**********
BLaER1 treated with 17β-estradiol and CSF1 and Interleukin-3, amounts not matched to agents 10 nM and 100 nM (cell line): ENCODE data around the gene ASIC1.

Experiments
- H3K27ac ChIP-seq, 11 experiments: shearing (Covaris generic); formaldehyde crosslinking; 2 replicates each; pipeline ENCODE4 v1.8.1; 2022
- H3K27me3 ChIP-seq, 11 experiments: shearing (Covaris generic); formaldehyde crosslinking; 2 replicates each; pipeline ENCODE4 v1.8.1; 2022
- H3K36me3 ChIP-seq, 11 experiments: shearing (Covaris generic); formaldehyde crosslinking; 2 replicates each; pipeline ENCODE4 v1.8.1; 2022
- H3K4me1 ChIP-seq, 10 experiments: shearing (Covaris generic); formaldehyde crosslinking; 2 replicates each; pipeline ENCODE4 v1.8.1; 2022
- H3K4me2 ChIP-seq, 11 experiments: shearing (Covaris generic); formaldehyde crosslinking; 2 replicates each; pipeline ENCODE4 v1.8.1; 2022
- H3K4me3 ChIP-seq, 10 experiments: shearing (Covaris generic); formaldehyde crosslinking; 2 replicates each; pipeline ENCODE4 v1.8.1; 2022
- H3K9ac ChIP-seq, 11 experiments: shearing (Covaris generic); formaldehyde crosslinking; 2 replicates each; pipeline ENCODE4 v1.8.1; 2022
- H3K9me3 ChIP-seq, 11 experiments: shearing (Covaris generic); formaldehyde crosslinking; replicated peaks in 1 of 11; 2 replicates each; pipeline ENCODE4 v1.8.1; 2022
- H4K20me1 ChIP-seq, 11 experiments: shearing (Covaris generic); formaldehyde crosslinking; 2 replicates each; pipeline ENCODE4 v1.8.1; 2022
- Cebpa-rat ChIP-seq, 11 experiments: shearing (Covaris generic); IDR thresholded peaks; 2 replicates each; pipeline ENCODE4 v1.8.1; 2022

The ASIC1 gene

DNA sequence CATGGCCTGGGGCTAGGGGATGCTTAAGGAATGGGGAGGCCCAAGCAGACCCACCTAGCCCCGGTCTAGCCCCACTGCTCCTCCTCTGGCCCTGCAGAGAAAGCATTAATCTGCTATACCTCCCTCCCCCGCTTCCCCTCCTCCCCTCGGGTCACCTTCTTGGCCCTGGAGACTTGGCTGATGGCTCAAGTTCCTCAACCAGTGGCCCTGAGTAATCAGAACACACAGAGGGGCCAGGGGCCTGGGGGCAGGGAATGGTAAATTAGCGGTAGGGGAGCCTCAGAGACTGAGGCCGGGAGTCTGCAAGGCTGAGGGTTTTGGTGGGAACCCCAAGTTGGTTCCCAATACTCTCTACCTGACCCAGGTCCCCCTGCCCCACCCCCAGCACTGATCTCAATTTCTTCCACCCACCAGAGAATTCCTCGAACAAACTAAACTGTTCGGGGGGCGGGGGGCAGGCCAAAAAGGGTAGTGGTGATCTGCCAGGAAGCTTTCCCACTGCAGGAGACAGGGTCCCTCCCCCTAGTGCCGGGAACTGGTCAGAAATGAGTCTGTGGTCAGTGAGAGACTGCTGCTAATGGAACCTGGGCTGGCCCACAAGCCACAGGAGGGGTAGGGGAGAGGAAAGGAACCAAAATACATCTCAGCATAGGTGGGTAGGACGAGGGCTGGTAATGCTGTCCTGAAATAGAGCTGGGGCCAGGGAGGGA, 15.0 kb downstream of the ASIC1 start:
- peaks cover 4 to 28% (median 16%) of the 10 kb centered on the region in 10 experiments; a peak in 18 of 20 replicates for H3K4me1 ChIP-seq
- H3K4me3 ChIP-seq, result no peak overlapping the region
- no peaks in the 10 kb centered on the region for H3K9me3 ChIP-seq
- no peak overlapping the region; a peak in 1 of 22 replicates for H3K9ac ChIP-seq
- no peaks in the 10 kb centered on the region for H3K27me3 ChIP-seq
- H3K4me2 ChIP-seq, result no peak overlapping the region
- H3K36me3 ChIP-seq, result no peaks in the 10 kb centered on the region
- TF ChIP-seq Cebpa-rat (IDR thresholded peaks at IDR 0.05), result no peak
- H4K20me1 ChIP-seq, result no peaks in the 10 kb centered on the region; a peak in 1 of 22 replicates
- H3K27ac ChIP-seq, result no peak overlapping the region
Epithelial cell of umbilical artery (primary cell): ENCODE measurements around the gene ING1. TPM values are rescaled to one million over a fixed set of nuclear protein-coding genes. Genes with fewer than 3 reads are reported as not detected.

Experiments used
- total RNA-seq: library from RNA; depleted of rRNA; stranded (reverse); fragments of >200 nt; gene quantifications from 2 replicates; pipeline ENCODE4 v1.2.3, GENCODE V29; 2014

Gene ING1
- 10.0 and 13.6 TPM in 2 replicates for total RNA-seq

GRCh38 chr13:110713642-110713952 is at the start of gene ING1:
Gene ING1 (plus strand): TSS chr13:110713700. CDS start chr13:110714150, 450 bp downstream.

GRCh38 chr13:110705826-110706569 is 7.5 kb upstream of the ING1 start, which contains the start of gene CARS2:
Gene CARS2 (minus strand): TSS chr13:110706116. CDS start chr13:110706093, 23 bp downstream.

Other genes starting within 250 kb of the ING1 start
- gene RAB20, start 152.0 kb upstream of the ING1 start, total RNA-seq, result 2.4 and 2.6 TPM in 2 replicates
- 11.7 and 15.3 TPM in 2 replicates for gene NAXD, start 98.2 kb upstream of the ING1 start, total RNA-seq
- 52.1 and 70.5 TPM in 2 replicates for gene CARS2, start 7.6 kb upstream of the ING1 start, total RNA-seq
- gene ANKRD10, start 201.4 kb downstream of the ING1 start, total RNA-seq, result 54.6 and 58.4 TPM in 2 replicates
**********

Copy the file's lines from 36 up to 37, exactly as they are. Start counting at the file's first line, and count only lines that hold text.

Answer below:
- 11.7 and 15.3 TPM in 2 replicates for gene NAXD, start 98.2 kb upstream of the ING1 start, total RNA-seq
- 52.1 and 70.5 TPM in 2 replicates for gene CARS2, start 7.6 kb upstream of the ING1 start, total RNA-seq